Have Republicans Lost the "Value Voters"?
On Sunday Sept. 24th the Star Tribune ran a story on the upcoming elections. The article focused mainly on the â€śvalue voters,â€? people who vote for candidates solely based on value issues such as abortion, gay marriage, and the death penalty, and how their support for the conservative party may be waning. â€śValue Votersâ€? describe themselves as feeling less than satisfied with their current representatives and the lack of attention given to value issues. Recent rallies have been focused on regaining their support and vote. The 2004 elections saw a huge boom in â€śvalue votersâ€? but with other issues like the war in Iraq and the declining economy there has been very little focus on the moral issues. The national group Focus on the Family has been trying to regain this support with campaigns to â€śget church voters to the pollsâ€? and Chairman James Dobson will be in the cities next week to give his speech rally.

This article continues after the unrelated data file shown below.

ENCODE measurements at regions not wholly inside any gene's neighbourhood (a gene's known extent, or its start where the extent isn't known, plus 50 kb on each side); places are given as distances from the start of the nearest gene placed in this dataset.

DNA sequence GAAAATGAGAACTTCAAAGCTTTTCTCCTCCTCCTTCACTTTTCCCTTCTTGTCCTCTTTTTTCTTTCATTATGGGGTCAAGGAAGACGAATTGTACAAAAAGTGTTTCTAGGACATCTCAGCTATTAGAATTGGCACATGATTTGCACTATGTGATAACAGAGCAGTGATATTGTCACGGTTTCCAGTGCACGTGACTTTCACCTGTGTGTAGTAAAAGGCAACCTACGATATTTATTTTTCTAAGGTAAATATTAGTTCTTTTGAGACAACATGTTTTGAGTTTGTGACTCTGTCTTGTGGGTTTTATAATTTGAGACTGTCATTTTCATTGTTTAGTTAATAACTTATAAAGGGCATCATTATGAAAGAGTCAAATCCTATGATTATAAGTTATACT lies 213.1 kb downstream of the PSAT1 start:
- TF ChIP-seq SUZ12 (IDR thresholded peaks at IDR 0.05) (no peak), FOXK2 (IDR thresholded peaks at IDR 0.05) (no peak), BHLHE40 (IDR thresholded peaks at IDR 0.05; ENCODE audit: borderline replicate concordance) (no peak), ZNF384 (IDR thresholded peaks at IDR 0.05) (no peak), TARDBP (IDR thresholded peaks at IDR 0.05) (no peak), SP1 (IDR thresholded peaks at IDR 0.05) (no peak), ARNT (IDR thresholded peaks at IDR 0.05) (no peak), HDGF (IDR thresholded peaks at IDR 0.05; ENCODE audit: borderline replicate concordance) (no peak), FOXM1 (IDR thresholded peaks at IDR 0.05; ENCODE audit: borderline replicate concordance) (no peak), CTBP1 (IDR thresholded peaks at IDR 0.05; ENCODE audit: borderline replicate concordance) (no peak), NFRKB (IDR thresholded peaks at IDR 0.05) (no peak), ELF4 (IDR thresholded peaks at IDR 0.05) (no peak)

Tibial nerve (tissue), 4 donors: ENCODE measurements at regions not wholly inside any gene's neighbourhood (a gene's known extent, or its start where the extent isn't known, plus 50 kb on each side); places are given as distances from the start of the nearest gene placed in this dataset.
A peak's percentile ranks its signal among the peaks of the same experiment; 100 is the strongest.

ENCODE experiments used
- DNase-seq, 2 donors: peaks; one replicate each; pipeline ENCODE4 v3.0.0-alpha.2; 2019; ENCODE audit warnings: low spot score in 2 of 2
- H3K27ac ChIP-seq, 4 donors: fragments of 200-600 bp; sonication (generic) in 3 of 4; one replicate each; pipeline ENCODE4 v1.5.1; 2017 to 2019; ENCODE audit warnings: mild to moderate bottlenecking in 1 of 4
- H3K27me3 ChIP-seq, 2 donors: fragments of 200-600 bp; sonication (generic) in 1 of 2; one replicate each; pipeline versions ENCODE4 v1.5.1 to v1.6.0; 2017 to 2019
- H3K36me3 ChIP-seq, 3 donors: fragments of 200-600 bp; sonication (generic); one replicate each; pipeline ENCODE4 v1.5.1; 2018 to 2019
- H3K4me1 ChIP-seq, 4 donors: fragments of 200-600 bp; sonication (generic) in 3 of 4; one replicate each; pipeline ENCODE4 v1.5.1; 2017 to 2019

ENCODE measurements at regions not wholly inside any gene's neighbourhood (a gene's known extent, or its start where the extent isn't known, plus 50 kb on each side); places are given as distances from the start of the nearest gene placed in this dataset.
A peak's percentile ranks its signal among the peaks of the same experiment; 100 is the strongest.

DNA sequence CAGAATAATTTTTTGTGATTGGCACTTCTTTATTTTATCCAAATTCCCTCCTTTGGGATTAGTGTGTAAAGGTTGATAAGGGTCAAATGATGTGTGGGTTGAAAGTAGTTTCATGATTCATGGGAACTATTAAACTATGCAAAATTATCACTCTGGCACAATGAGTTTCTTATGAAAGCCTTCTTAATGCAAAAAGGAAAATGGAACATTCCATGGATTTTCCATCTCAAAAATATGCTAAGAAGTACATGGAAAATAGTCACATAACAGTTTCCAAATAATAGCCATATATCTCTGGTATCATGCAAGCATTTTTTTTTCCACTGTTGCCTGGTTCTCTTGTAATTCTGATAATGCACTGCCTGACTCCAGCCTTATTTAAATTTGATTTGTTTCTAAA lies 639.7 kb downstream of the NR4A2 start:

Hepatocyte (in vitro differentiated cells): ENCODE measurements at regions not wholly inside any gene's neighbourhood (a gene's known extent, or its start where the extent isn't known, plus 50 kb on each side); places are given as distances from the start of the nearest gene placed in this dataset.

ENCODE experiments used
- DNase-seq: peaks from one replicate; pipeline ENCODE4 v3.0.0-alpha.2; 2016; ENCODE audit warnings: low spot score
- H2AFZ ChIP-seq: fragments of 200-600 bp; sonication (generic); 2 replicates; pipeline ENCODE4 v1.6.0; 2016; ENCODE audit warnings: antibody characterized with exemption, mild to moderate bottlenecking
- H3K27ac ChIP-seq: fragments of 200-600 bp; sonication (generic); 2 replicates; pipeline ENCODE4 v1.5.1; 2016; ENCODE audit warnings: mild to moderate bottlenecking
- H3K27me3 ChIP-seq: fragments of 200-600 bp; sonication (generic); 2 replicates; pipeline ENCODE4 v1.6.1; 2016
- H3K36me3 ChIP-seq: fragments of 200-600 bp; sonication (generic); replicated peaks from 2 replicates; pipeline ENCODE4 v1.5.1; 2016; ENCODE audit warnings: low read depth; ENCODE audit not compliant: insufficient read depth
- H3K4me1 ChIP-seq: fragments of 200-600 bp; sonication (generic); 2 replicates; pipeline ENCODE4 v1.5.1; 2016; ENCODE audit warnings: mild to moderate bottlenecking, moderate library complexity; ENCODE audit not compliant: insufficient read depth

I found this article interesting because it directly related to a topic discussed by Putnam. In Bowling Alone, Putnam argues that even as the general trend of social capital and civic participation in the U.S. is very low there are specific groups that are still likely to be more consistent in voter turnout. Churchgoers are one group in specific that are said to be more likely to vote, however, this group is being targeted directly by the conservatives for the upcoming elections. These campaigns are trying to get these â€śvalue votersâ€? interested and participating again like they were in 2004 but for some it may already be too little too late. I think it will be extremely interesting to see if these voters will make as much of an impact as they did in the 2004 elections, or if they really do feel forgotten and hopeless. With the war and economy dominating the forefront of discussions and public attention the conservatives could potentially lose the support of their one time guaranteed supporters.